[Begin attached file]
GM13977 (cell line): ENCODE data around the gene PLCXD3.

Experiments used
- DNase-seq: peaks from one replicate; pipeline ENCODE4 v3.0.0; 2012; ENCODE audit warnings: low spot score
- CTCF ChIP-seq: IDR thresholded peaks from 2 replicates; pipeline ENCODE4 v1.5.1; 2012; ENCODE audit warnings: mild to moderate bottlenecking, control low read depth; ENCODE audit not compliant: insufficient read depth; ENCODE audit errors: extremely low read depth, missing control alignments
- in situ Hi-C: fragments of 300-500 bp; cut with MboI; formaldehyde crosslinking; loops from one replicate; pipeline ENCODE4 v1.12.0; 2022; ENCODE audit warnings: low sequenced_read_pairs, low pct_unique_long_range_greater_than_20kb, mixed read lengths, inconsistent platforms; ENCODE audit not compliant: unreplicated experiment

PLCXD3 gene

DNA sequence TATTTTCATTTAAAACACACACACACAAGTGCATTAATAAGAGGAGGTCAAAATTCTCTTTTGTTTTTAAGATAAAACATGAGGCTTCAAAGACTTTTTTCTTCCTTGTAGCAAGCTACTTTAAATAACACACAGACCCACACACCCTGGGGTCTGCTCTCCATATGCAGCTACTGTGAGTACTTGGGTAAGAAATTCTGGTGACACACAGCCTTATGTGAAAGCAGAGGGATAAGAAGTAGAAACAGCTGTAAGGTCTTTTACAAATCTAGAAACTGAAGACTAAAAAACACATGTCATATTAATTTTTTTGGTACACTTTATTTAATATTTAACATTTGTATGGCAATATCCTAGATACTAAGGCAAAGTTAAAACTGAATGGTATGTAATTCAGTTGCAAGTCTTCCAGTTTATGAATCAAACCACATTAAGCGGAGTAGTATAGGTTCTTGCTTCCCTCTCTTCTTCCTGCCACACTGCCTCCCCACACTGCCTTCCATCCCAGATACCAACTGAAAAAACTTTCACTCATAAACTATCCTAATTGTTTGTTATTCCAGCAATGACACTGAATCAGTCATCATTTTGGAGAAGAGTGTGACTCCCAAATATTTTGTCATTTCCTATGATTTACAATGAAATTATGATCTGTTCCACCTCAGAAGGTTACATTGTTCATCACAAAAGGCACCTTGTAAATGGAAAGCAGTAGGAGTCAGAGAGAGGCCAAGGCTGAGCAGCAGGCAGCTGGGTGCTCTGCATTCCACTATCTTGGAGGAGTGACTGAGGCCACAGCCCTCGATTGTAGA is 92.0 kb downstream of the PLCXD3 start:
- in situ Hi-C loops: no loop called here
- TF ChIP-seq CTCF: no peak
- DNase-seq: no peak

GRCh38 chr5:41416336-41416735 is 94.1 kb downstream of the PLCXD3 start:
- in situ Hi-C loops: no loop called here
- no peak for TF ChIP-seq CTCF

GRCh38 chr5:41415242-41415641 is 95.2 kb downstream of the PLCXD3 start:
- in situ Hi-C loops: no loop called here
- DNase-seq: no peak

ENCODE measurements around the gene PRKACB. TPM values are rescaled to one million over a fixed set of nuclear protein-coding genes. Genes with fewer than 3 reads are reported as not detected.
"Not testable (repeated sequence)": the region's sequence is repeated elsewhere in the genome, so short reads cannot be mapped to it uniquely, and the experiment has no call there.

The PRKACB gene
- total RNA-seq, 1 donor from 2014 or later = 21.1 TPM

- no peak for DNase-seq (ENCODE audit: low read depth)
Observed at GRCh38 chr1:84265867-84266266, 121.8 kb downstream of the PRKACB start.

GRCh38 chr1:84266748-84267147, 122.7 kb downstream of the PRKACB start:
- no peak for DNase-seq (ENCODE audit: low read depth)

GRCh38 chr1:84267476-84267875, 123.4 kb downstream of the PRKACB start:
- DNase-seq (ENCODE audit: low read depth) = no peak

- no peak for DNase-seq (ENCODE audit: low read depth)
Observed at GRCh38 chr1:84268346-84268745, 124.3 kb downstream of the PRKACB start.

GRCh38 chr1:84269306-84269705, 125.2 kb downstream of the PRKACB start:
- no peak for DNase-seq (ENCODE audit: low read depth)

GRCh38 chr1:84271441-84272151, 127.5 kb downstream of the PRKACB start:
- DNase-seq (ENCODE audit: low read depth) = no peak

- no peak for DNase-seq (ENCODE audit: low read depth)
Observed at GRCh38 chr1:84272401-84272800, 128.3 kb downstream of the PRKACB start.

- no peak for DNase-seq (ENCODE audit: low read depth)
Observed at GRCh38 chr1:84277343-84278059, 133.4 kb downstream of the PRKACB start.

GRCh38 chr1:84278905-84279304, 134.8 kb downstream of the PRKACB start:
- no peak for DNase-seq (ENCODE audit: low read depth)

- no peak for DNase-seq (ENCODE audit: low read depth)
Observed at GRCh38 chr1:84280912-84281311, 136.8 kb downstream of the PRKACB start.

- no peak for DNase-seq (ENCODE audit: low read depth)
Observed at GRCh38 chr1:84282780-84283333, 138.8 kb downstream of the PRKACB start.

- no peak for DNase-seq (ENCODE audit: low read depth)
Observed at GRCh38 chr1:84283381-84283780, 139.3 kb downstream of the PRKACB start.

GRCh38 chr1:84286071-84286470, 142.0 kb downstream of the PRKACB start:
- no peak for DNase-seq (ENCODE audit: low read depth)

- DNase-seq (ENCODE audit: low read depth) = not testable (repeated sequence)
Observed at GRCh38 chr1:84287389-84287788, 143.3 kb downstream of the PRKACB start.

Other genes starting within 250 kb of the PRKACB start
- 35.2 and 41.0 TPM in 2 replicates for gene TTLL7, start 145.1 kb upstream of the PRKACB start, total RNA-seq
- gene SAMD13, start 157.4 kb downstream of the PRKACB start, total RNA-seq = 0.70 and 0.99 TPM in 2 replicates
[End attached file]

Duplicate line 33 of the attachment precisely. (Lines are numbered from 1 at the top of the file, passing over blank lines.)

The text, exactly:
- no peak for DNase-seq (ENCODE audit: low read depth)